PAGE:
Advertisement

Whooping cough outbreaks persist in Alberta as health officials urge vaccination

Whooping cough is a highly contagious disease. There were 884 confirmed cases in Alberta in 2023, making it the second worst year for whooping cough in the past decade. (Camelialy/Shutterstock - image credit)
Whooping cough is a highly contagious disease. There were 884 confirmed cases in Alberta in 2023, making it the second worst year for whooping cough in the past decade. (Camelialy/Shutterstock - image credit)

As pertussis cases continue to climb, Albertans are being warned to ensure their children are up-to-date on their immunizations.

The highly contagious bacterial infection, commonly known as "whooping cough," can impact people of all ages, but babies are at the highest risk.

Between Jan.1 and Feb. 21 of this year, 78 cases were identified.

There were 884 lab-confirmed cases in Alberta in 2023, making it the second worst year for whooping cough in the past decade.

The latest surge began when cases started appearing in southern Alberta last year. An outbreak was officially declared in the south zone in January 2023. Whooping cough eventually spread around the province.

Data provided by Alberta Health Services (AHS) shows 966 cases were reported between November 2022 and Feb. 21, 2024. Here is a breakdown by zone:

  • South zone — 452.

  • Central zone — 68.

  • Calgary zone — 42.

  • Edmonton zone — 39.

  • North zone — 365.

According to AHS, there were 29 hospitalizations during this time period. No deaths were reported.

In a recent public service announcement, AHS cautioned that case are rising.

"Routine immunizations are more important than ever. Cases of pertussis have increased in Alberta in the last few months and have been identified in all AHS zones," the statement said, noting infants are at the greatest risk of complications.

The most recent outbreak was declared Feb. 2 in the Edmonton zone, where there have been four cases, according to AHS.

Calgary-based public health physician Dr. Jia Hu says the three best ways of reducing the number of new COVID-19 cases is widespread testing, contact tracing and social distancing.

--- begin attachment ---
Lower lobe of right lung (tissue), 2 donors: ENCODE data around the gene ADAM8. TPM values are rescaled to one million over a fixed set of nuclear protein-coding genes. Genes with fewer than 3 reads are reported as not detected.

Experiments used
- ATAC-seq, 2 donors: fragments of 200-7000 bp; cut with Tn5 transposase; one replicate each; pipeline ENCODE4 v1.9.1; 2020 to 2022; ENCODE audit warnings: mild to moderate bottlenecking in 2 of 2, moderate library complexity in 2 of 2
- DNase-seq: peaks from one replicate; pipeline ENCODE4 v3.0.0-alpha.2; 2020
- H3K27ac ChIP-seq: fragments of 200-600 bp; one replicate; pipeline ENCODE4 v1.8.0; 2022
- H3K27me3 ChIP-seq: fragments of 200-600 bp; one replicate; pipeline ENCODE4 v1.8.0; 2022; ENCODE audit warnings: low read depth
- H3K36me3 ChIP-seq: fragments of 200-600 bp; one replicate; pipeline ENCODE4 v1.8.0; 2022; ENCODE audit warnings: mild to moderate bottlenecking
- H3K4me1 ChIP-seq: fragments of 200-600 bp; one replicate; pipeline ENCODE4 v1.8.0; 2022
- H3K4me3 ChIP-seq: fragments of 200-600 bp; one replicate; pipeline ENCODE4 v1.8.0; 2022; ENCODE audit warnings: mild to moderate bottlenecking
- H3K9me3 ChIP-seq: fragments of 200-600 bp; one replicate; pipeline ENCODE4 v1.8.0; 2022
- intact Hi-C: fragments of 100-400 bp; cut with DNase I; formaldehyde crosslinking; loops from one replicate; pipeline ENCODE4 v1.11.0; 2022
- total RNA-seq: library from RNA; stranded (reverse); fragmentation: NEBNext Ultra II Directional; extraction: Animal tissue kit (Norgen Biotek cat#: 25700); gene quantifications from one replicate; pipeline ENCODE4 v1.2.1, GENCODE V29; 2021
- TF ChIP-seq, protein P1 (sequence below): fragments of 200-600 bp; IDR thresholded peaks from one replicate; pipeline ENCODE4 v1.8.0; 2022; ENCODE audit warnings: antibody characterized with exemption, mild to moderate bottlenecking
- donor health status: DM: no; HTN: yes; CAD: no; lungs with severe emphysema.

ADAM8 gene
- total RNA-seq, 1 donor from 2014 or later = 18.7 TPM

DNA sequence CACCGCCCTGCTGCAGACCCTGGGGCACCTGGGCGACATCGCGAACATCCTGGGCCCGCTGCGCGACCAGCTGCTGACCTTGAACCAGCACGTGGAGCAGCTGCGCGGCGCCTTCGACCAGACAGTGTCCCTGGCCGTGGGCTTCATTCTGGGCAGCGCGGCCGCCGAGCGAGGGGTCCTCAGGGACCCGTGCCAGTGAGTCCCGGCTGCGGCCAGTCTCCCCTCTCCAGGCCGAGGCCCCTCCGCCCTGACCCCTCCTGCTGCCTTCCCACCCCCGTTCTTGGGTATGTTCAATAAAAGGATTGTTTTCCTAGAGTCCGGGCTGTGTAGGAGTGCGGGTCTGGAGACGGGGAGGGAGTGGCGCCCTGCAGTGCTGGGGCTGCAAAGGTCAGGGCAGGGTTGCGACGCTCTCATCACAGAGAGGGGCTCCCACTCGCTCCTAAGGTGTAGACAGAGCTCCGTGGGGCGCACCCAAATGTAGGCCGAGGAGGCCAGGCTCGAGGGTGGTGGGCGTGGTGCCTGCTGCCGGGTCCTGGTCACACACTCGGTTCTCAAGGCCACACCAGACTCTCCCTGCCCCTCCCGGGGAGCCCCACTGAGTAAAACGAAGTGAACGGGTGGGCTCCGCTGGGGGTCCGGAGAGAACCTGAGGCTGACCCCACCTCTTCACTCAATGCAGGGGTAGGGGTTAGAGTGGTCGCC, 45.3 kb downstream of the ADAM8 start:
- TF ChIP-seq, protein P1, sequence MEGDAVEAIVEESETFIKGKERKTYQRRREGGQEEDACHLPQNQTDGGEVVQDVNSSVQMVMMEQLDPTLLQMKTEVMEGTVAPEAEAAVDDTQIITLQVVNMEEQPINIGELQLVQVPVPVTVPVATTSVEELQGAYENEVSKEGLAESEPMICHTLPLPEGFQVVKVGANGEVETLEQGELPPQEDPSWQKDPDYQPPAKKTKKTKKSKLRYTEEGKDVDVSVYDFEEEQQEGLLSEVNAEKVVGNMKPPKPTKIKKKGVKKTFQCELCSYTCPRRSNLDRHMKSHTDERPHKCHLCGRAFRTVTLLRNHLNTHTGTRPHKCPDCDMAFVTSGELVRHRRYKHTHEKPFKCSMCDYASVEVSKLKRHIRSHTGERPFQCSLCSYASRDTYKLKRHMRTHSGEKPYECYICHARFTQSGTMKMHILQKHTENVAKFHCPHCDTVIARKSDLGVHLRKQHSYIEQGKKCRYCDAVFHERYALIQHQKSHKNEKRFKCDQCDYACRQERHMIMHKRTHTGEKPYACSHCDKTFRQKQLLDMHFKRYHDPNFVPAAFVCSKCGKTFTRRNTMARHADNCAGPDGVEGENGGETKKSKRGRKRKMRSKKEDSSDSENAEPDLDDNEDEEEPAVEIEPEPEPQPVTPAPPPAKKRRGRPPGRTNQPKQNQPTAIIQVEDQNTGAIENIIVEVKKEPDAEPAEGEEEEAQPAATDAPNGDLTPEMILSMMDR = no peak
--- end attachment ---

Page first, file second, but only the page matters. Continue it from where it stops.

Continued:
Calgary-based public health physician Dr. Jia Hu says the three best ways of reducing the number of new COVID-19 cases is widespread testing, contact tracing and social distancing.

Dr. Jia Hu is a Calgary-based public health physician and adjunct professor at the University of Calgary. He says it's important that people stay up-to-date with their recommended routine vaccinations. (Erin Collins/CBC)

"I think it speaks to a broader decline in vaccine uptake leading to the re-emergence of different vaccine-preventable diseases," said Dr. Jia Hu, a Calgary-based public health physician who teaches at the University of Calgary.

This comes at a time when measles outbreaks are sparking concerns globally and travel-related cases are being identified in Canada.

Pertussis is often called the 100-day cough because the distinctive cough that comes along with it can last for months

According to AHS, it starts with a runny nose, sneezing, fever and mild cough.

The cough eventually becomes more severe and, in younger children, coughing fits are often followed by a "whooping" sound as they inhale. These spells can be punctuated by vommitting.

Pertussis can lead to pneumonia and, in rare cases, it can result in brain injury, seizures or even death.

Vaccine recommendations

Alberta's routine childhood immunization schedule recommends babies receive their first dose of the vaccine that protects against pertussis (dTAP) at two months of age, with further doses at four, six and 18 months.

Boosters are also supposed to be given when children are four years old and again in Grade 9.

The percentage of Alberta children up-to-date with the pertussis vaccine by age 2 dropped to 71 per cent in 2022, down from 78 per cent in 2008. In the north and south zones, rates have dropped below 60 per cent, with some areas reporting much lower vaccination rates.

"Usually there's a big drop off for that fourth dose, and so I think it's really important that people stay up-to-date with their recommended routine vaccinations," said Hu.

Provincial data shows 91 per cent of two-year-olds have one dose of the vaccine, compared with the 71 per cent who have all four doses.

"We're most worried about pertussis in very young kids — you know, less than one year of age, sometimes less than that — because they have less immunity to pertussis and are more likely to be hospitalized for it," said Hu.

According to the AHS website, whooping cough causes between one and four deaths in Canada each year.

"These deaths are most often in babies who are too young to be immunized or children who are not fully immunized," it states.

Pregnant Albertans should also be immunized against pertussis, according to Hu, because they pass along antibodies that help protect their newborns when they're too young to be immunized.

The National Advisory Committee on Immunization recommends the shot be offered during each pregnancy, ideally between 27 and 32 weeks gestation.

In addition, the province recommends all adults get boosted every 10 years.

Pertussis can be treated with antibiotics.

AHS said people who test positive for pertussis should stay home until five days of antibiotic treatment have been completed. Alternatively, people should stay home until three weeks after their cough starts or until the cough ends, whichever comes first.